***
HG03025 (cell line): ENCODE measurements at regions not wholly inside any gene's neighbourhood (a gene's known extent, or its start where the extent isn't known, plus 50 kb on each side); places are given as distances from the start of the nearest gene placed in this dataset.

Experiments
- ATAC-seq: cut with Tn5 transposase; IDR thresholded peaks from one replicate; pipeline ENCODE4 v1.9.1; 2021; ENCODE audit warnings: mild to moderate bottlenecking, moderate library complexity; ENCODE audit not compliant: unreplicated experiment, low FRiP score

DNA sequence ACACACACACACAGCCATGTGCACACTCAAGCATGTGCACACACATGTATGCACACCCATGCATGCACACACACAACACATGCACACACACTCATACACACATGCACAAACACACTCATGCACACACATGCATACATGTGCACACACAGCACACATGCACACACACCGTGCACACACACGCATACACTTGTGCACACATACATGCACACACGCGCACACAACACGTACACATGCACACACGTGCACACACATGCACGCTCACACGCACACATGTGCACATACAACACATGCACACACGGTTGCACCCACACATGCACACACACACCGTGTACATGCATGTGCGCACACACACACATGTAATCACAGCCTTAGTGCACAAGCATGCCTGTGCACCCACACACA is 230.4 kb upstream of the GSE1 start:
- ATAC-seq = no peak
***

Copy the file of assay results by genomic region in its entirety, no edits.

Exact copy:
HG03025 (cell line): ENCODE measurements at regions not wholly inside any gene's neighbourhood (a gene's known extent, or its start where the extent isn't known, plus 50 kb on each side); places are given as distances from the start of the nearest gene placed in this dataset.

Experiments
- ATAC-seq: cut with Tn5 transposase; IDR thresholded peaks from one replicate; pipeline ENCODE4 v1.9.1; 2021; ENCODE audit warnings: mild to moderate bottlenecking, moderate library complexity; ENCODE audit not compliant: unreplicated experiment, low FRiP score

DNA sequence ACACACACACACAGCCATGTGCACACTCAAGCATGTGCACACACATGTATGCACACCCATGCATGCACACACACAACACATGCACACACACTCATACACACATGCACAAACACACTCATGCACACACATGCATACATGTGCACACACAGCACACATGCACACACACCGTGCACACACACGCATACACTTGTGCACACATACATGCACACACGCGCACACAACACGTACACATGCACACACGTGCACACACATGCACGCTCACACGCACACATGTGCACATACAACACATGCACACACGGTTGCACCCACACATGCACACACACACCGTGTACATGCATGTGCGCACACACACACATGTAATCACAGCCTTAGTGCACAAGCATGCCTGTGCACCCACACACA is 230.4 kb upstream of the GSE1 start:
- ATAC-seq = no peak